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Across Your Markets

First production of LNG has successfully started from the Hilli Episeyo vessel off Cameroon. Hilli Episeyo has a relatively small production capacity of 2.4 million tonnes a year and its first cargo will be loaded around early April 2018 (Bloomberg).     The Monetary Policy Committee of West Africa’s CFA regional central bank (BCEAO) holds its benchmark interest rate unchanged at 2.5 percent (7 Mar 2018)    Cote d’Ivoire and Cameroon among the top 5 banana exporters to Spain with volumes of around 5,000 tonnes and 3000 tonnes respectively in August 2016    LafargeHolcim is expanding cement production capacity in Cameroon to 2.1million tonnes from 1.6 million tonnes to compete more aggressively with Dangote which plans to boost capacity to 3 million tonnes within 3 years     Uber technologies plans to offer its services in Cote d’Ivoire, Cameroon and Senegal in 2017 according to Alon Lits, its general manager for sub Saharan Africa    Nestlé, Brasseries du Cameroun and Camlait now among 55 companies allowed export duty-free access to the central African economic bloc

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Friday, December 14, 2018

Cocoa’s Cinderella moment (featuring Ghana, Côte d’Ivoire, Cameroon, Brazil and Indonesia)


Franc view: The combination of tighter supply, rising demand and positive short-term technicals (the RSI appears deeply oversold) suggest cocoa prices will not return to the doldrums of 2017.

The Ball

Cocoa’s glittering rise, from $1,809/tonne on December 22, 2017 to a high of $2,914/tonne on May 1, 2018 (NY futures), was reminiscent of the Bull Run of H2-2013–the lead-up to a cocoa supercycle that lasted three years. The gain of over 61% (281% annualised) was primarily on concerns of a potential shortfall in output in the 2017/18 season, with estimates for a deficit of up to 200,000 tonnes. And with speculators having been short in the wake of a large surplus in 2016/17, the risk for a sharp price correction in the event of production jitters was to the upside.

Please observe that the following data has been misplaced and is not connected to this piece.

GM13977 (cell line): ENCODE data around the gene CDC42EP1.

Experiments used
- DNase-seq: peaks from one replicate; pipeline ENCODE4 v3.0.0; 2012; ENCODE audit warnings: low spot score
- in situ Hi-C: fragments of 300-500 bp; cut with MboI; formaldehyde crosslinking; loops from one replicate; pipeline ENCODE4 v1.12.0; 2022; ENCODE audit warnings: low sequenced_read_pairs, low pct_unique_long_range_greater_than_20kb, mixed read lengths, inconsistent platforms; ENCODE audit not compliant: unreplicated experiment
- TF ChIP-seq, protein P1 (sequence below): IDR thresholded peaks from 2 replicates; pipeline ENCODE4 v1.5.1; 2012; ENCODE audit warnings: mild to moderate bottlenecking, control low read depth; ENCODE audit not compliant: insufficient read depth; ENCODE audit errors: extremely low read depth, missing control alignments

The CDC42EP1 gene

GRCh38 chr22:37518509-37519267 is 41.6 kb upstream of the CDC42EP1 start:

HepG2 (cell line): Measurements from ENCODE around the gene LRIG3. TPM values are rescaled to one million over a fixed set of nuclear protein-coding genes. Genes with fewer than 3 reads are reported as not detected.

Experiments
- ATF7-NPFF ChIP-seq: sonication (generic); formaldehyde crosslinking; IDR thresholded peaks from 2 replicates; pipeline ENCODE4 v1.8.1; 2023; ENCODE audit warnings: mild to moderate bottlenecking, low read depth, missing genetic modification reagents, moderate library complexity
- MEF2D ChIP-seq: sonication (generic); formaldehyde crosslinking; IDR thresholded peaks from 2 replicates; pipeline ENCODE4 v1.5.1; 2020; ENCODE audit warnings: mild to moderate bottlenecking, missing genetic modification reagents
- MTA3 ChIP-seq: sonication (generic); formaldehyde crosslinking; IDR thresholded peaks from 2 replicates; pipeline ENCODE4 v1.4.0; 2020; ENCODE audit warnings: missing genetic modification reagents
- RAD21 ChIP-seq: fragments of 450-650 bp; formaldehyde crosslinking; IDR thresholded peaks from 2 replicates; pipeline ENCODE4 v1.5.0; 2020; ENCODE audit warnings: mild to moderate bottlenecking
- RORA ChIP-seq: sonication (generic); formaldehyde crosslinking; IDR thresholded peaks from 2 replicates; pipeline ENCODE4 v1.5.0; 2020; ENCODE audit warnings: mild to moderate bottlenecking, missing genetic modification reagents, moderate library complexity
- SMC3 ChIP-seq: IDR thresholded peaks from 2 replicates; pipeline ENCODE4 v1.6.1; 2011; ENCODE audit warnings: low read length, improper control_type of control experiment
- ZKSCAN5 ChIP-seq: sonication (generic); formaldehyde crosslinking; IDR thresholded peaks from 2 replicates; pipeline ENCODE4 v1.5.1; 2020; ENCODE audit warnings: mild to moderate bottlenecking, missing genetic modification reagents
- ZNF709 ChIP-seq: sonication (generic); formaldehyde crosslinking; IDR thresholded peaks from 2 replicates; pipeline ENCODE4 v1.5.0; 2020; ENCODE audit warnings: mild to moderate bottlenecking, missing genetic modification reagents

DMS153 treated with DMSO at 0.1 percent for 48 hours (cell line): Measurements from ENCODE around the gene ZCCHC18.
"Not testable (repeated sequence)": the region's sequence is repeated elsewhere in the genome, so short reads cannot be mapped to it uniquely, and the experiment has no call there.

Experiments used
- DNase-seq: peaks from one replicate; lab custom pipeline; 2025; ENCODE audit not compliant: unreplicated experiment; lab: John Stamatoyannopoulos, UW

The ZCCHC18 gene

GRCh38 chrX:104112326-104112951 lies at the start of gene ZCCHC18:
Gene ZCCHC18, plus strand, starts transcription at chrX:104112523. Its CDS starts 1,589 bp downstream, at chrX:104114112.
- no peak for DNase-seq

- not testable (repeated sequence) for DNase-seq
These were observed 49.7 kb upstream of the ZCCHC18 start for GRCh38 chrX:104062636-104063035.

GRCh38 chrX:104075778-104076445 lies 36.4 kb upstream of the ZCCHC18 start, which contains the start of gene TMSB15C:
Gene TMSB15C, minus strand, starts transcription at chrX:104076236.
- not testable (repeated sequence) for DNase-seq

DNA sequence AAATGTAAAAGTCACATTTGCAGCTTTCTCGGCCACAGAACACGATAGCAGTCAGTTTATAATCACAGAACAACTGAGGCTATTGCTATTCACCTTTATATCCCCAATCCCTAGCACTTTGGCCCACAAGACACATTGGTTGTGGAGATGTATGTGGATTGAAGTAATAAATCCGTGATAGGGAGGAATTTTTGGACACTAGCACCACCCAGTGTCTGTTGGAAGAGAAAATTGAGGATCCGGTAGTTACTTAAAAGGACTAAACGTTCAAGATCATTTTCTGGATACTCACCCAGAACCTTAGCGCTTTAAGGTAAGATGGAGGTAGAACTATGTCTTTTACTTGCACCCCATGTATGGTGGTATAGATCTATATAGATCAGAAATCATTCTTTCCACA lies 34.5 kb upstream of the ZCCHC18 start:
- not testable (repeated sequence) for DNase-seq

cocoa-422938_640The not-so-belle—Cameroon beans

The rally in the New York market also reflected concerns over the quality of beans delivered to the London exchange, with the London market awash with low quality beans from Cameroon which market participants were reluctant to take—traders were apparently worried that certificates for Cameroon beans that were close to expiring would not be renewed. A situation which created an arbitrage opportunity for other West African supplies—Ghana and Côte d’Ivoire to be delivered to New York. However, the rally seems to have come to a screeching halt with prices dropping 21% since May 1 to $2,289/tonne as concerns over the weather and output fade.

The fairy godmother—Growing demand 

However, the downside in prices might be limited with the International Cocoa Organization forecasting a tightly balanced market this season and agribusiness giant Olam—which is itself boosting its global grind capacity—also optimistic on demand even from producers like Indonesia and Brazil. Indonesia, the third largest cocoa grower is now a net importer because of the expansion in domestic processing. Similarly, firm demand is emanating from Brazil, traditionally the 7th largest producer—where increasing processing capacity has prompted the country to reopen its market to beans from Côte d’Ivoire. Around 60,000 tonnes are likely to be imported from both Côte d’Ivoire and Ghana to avoid interrupting their grinding season, according to Brazilian cocoa grinders.

 

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FrancTrade provides independent analyses and commentary as well as bespoke commodities market intelligence to global and regional corporate and institutional clients with a stake in the Francophone Africa CFA franc zone. FrancTrade also publishes one-off special reports on commodities and trade in strategic West African markets, including Nigeria and Ghana.